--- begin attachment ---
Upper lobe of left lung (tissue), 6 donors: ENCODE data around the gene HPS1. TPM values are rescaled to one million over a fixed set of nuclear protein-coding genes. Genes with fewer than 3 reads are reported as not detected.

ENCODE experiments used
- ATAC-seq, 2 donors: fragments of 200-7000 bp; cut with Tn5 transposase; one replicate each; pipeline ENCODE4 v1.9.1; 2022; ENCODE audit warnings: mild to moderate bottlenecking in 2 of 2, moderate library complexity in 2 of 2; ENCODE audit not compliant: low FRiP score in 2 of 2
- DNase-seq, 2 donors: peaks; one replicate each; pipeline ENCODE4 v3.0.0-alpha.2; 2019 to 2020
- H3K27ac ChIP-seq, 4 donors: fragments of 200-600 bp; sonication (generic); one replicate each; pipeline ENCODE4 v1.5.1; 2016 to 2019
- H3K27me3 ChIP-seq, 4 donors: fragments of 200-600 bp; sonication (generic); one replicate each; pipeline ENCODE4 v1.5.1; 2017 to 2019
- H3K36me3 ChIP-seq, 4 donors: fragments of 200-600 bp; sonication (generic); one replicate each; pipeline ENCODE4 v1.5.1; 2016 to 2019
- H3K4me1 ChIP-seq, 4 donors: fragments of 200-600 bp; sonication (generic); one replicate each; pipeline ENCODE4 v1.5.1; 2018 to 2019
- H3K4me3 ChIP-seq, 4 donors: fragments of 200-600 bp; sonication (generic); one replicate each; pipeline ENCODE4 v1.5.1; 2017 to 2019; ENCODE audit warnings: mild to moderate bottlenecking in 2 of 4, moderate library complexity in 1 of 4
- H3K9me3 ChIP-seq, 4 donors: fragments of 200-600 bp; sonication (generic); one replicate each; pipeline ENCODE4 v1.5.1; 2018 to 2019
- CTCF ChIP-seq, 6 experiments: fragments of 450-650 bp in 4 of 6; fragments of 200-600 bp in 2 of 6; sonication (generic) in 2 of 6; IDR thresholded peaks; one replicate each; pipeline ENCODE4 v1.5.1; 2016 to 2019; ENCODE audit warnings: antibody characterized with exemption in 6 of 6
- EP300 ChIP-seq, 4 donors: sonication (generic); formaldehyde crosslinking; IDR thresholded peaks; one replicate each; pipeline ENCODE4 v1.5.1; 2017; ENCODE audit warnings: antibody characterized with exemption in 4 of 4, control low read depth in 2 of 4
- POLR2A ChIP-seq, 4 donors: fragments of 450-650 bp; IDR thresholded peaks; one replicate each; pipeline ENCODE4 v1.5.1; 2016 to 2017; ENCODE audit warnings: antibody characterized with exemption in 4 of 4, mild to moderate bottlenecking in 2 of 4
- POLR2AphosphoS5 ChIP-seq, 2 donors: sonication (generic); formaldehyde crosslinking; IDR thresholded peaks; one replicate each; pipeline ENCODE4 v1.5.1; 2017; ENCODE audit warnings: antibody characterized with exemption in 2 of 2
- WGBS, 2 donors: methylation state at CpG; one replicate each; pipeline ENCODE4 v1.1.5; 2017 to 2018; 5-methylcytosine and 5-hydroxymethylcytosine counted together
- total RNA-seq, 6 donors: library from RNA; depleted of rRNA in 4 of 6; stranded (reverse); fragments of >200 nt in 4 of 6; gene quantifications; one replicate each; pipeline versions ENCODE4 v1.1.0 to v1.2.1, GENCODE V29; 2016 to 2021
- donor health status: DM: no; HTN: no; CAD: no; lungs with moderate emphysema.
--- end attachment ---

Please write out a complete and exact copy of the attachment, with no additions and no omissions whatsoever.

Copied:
Upper lobe of left lung (tissue), 6 donors: ENCODE data around the gene HPS1. TPM values are rescaled to one million over a fixed set of nuclear protein-coding genes. Genes with fewer than 3 reads are reported as not detected.

ENCODE experiments used
- ATAC-seq, 2 donors: fragments of 200-7000 bp; cut with Tn5 transposase; one replicate each; pipeline ENCODE4 v1.9.1; 2022; ENCODE audit warnings: mild to moderate bottlenecking in 2 of 2, moderate library complexity in 2 of 2; ENCODE audit not compliant: low FRiP score in 2 of 2
- DNase-seq, 2 donors: peaks; one replicate each; pipeline ENCODE4 v3.0.0-alpha.2; 2019 to 2020
- H3K27ac ChIP-seq, 4 donors: fragments of 200-600 bp; sonication (generic); one replicate each; pipeline ENCODE4 v1.5.1; 2016 to 2019
- H3K27me3 ChIP-seq, 4 donors: fragments of 200-600 bp; sonication (generic); one replicate each; pipeline ENCODE4 v1.5.1; 2017 to 2019
- H3K36me3 ChIP-seq, 4 donors: fragments of 200-600 bp; sonication (generic); one replicate each; pipeline ENCODE4 v1.5.1; 2016 to 2019
- H3K4me1 ChIP-seq, 4 donors: fragments of 200-600 bp; sonication (generic); one replicate each; pipeline ENCODE4 v1.5.1; 2018 to 2019
- H3K4me3 ChIP-seq, 4 donors: fragments of 200-600 bp; sonication (generic); one replicate each; pipeline ENCODE4 v1.5.1; 2017 to 2019; ENCODE audit warnings: mild to moderate bottlenecking in 2 of 4, moderate library complexity in 1 of 4
- H3K9me3 ChIP-seq, 4 donors: fragments of 200-600 bp; sonication (generic); one replicate each; pipeline ENCODE4 v1.5.1; 2018 to 2019
- CTCF ChIP-seq, 6 experiments: fragments of 450-650 bp in 4 of 6; fragments of 200-600 bp in 2 of 6; sonication (generic) in 2 of 6; IDR thresholded peaks; one replicate each; pipeline ENCODE4 v1.5.1; 2016 to 2019; ENCODE audit warnings: antibody characterized with exemption in 6 of 6
- EP300 ChIP-seq, 4 donors: sonication (generic); formaldehyde crosslinking; IDR thresholded peaks; one replicate each; pipeline ENCODE4 v1.5.1; 2017; ENCODE audit warnings: antibody characterized with exemption in 4 of 4, control low read depth in 2 of 4
- POLR2A ChIP-seq, 4 donors: fragments of 450-650 bp; IDR thresholded peaks; one replicate each; pipeline ENCODE4 v1.5.1; 2016 to 2017; ENCODE audit warnings: antibody characterized with exemption in 4 of 4, mild to moderate bottlenecking in 2 of 4
- POLR2AphosphoS5 ChIP-seq, 2 donors: sonication (generic); formaldehyde crosslinking; IDR thresholded peaks; one replicate each; pipeline ENCODE4 v1.5.1; 2017; ENCODE audit warnings: antibody characterized with exemption in 2 of 2
- WGBS, 2 donors: methylation state at CpG; one replicate each; pipeline ENCODE4 v1.1.5; 2017 to 2018; 5-methylcytosine and 5-hydroxymethylcytosine counted together
- total RNA-seq, 6 donors: library from RNA; depleted of rRNA in 4 of 6; stranded (reverse); fragments of >200 nt in 4 of 6; gene quantifications; one replicate each; pipeline versions ENCODE4 v1.1.0 to v1.2.1, GENCODE V29; 2016 to 2021
- donor health status: DM: no; HTN: no; CAD: no; lungs with moderate emphysema.